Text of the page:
Some studies have found that younger men tend to see more desirable results after using Minoxidil as compared to older men.
Specifically, it is claimed that men below 40 years of age or those who have been losing hair for less than five years benefited from the use of Minoxidil with reports of reduction in hair loss and increase in hair growth.
So the moral of the story is that the younger you are, and the sooner you start on Minoxidil, the better the results you could expect.
Consistency Of Use
Being consistent in using an anti-hair loss product is always recommended, be it a serum, shampoo, or supplement.
The challenge is to stick to something especially if you notice more hair falling out. Unfortunately, increased hair loss is something that you would have to contend with after starting on Minoxidil.
Some users claim to shed more hair for the first few weeks of use before they see a gradual reduction. It may take four to six months before you could see a significant reduction in hair loss.
Efficacy Of Minoxidil
Minoxidil generally works to help stop hair loss but not necessarily contribute to hair growth. This may not sound promising but in battling hair loss, it is important to firstly manage the hair fall before looking into ways to grow back your hair.
Minoxidil could help with hair fall, thanks to its ability as a blood vessel dilator. However, some studies showed that on its own, it might not work to regrow hair for everyone. This is the reason why Finasteride is sometimes recommended for men to complement Minoxidil for optimum results in reducing hair loss and stimulating hair growth.
There are no conclusive studies on the effectiveness of topical Finasteride on women. However, women of child-bearing age should not use Finasteride as it can cause feminization of male fetuses.
For those using Minoxidil, it’s really a bonus if you notice any hair regrowth.
But why do some people experience hair growth while others only see a reduction or cessation in hair loss?
According to researchers, Minoxidil is a pro-drug. What this means is that Minoxidil will not help in hair growth unless it goes through a chemical reaction in the body to turn it into an active ingredient called Minoxidil Sulfate.
For this to happen, it needs an enzyme known as Minoxidil Sulfortransferase. Our genes dictate the types and amounts of sulfortranferase present in our bodies as well as how they react to foreign matter. People with low levels of this enzyme might thus see reduction in hair loss but no hair growth.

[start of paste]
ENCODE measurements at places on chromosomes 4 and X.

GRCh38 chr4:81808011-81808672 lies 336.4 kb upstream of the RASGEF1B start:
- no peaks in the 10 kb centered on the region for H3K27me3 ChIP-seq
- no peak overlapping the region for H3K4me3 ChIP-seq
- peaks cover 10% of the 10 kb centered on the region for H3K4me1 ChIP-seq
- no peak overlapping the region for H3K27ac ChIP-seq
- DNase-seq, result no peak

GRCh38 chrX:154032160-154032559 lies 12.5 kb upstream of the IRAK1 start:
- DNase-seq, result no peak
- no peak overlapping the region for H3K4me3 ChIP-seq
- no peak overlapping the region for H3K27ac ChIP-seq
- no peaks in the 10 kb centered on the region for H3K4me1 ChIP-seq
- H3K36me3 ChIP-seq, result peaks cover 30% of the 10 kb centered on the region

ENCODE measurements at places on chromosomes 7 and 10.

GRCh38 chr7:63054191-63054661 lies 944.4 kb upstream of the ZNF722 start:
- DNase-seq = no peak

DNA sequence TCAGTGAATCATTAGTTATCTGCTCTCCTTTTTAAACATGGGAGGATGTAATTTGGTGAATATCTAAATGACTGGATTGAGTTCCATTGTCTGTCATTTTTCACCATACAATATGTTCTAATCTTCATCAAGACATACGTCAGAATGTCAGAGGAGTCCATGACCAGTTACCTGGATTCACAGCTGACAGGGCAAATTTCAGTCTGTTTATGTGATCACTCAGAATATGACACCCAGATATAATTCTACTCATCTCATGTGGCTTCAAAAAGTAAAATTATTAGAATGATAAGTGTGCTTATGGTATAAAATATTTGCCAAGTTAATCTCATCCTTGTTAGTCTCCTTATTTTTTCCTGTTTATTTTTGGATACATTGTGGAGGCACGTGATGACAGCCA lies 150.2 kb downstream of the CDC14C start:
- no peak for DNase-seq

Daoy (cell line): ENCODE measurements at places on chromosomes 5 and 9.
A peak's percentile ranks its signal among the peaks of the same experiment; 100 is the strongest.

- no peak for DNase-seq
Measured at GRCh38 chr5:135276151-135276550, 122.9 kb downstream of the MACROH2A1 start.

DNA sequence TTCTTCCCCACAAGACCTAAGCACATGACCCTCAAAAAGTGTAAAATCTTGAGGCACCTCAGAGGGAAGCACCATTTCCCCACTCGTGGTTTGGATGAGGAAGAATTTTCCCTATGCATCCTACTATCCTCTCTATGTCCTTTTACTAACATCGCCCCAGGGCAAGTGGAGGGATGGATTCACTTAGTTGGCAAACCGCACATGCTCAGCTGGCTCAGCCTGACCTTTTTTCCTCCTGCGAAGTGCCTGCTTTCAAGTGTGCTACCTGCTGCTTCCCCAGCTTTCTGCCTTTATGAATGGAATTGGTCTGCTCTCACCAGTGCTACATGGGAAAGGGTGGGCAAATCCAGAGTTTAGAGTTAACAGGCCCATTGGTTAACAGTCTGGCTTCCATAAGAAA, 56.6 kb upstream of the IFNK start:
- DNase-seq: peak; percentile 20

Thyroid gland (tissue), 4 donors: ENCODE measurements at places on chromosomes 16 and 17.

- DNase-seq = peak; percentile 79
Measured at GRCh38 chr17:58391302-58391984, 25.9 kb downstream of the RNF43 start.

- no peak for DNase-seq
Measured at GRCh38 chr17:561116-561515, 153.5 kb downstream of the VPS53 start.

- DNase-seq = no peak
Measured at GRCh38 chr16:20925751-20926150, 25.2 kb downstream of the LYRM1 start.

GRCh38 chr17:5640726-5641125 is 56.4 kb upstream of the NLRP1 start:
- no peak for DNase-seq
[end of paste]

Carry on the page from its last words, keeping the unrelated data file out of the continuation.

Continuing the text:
Minoxidil 2% and 5% – Any Difference In Results?
In a study published by the Journal Of The American Academy of Dermatology, 393 men with androgenetic alopecia (AGA) were divided into three groups and given Minoxidil 5%, 2% and placebo to apply. The research concluded that the group that used 5% Minoxidil experienced 45% more hair regrowth compared to the other two groups.
Honestly, Hamza’s use of Minoxidil saw a far more significant result than what we noticed on hubby. But we believe that his success in seeing a reduction in hair loss and increased hair growth cannot be attributed to using Minoxidil alone.
In combination with Minoxidil, we know Hamza to be very diligent in using
- DS Laboratories Revita Shampoo and taking
- Watermans Growpro vitamins (that contains biotin, saw palmetto, vitamin D3 – claimed to help generate hair growth)
He topped the use of these products with patience and sheer perseverance. No, he didn’t see his hair growing in the first, not even the second month of using Minoxidil, the shampoo and the supplement. It was only in the third month that significant hair growth could be seen.
To recap, he did not use Minoxidil alone but topped it with
DS Laboratories Revita shampoo and Watermans Growpro supplement.
Will Minoxidil Stop Working If You Stop Using?
Can the encouraging result that Hamza experienced be maintained? Will hair loss be an issue of the past for Hamza? Can that dark, luscious hair stay with him for a long time to come?
A snag about using Minoxidil is that it must be used continuously and consistently twice daily. If you stop using it, you might not see an occurrence of new hair growth. Instead, hair loss would continue.
As of now, Hamza still sticks to his routine and ….. yes, still keeping that healthy-looking hair.